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Inicio Allergologia et Immunopathologia Efficacy of treatment with IL-1RA in Majeed syndrome
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Vol. 45. Issue 1.
Pages 99-101 (January - February 2017)
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Vol. 45. Issue 1.
Pages 99-101 (January - February 2017)
Research Letter
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Efficacy of treatment with IL-1RA in Majeed syndrome
C. Pinto-Fernándeza,
Corresponding author

Corresponding author.
, M.E. Seoane-Reulaa,b
a Department of Allergology, Gregorio Marañón University Hospital, Madrid, Spain
b Section of Pediatric Immunology, Gregorio Marañon Maternal-Children's Hospital, Madrid, Spain
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Auto-inflammatory syndromes are primary immunodeficiencies characterised by spontaneous and recurrent systemic inflammation episodes without an underlying infectious, neoplastic or autoimmune origin. These diseases are little known, and are therefore underdiagnosed.

One such disorder is Majeed syndrome,5 a rare autosomal recessive disease manifesting as early-onset chronic recurrent multifocal osteomyelitis (CRMO)2,7–10 with haematological alterations (dyserythropoietic microcytic anaemia), and which is sometimes also accompanied by recurrent fever or neutrophilic dermatosis. The syndrome is caused by homozygous mutations of the LPIN2 gene located on chromosome 18p.3,4

Children with Majeed syndrome5,6 suffer recurrent joint pain sometimes accompanied by fever, and with radiological findings indistinguishable from those of infectious osteomyelitis. However, the bone marrow biopsy cultures are sterile, and antibiotic treatment therefore does not lead to improvement. Analgesics and corticosteroids are partially effective. The disease evolves towards persistent joint inflammation with secondary contractures and deformities, and important functional disability.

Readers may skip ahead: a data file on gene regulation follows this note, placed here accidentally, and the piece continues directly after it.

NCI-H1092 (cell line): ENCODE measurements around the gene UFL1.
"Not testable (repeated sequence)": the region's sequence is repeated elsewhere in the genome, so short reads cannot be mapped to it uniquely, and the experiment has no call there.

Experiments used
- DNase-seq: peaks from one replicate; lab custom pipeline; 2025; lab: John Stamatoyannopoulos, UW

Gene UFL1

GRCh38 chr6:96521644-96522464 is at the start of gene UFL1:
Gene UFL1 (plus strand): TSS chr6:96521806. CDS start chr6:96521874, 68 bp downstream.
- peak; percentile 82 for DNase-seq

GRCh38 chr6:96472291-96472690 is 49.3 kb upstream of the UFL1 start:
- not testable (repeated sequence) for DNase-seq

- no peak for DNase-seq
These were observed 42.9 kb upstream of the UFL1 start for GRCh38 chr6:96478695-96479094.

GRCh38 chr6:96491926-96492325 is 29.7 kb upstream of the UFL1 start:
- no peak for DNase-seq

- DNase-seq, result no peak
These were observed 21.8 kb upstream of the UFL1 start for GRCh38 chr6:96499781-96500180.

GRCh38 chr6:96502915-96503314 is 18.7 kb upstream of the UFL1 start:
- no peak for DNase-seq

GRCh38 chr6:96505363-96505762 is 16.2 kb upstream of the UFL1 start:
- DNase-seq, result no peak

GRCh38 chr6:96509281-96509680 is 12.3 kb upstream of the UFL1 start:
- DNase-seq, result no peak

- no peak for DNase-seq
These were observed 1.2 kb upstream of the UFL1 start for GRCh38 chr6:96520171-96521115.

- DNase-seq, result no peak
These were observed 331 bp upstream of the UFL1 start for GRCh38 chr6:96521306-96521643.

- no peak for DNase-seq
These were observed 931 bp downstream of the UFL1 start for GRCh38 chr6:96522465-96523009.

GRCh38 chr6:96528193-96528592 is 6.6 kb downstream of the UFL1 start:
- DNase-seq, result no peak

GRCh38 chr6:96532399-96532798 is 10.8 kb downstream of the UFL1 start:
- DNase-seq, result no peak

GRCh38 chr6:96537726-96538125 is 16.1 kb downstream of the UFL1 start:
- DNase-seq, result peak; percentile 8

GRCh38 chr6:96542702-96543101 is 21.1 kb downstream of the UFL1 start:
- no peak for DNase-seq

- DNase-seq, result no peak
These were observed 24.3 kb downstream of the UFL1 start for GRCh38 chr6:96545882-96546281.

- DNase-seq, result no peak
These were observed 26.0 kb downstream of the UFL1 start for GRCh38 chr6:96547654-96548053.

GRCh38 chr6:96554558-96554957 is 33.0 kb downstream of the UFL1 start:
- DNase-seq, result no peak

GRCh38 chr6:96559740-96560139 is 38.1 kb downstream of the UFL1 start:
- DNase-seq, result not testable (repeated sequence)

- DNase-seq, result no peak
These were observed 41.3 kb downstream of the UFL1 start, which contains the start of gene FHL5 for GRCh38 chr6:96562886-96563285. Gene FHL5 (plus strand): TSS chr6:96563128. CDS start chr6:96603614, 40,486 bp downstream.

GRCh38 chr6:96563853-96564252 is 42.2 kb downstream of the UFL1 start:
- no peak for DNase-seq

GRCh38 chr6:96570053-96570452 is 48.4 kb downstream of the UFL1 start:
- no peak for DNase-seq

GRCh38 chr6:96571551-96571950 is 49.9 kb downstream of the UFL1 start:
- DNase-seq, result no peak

Interleukin-1 receptor antagonists (IL-1RA) have been prescribed to treat some auto-inflammatory syndromes, although there is little experience on their use in children with Majeed syndrome.1 Two cases have been reported to date, with satisfactory results following the administration of IL-1RA1 – this supporting the idea that IL-1 dysregulation might play an important role in the pathogenesis of the syndrome.

Clinical case

A 13-year-old boy presented with a history of macrocephalia, low body height, speech and learning retardation, attention deficit disorder and alpha-thalassemia minor. From six years of age he suffered recurrent episodes of pain and spontaneous swelling of the small and medium-sized joints (ankle, dorsal region, heel and big toe of both feet, wrists and elbows) and functional impotency, with no fever, intercurrent infection or clear triggering factor.

At 10 years of age he was evaluated in the Department of Paediatrics of our hospital, including a whole-body and left foot MRI scan (Figs. 1–4) and a CT-guided left calcaneal bone biopsy with bone marrow aspiration. An infectious or neoplastic origin was discarded, and chronic recurrent multifocal osteomyelitis (CRMO) was diagnosed.2,7–10 Bisphosphonates (pamidronate), nonsteroidal anti-inflammatory drugs, corticosteroids and potent opioid analgesics (Fig. 5) proved scantly effective, and the patient required frequent hospital admissions for morphic drug perfusion.

Figures 1–4.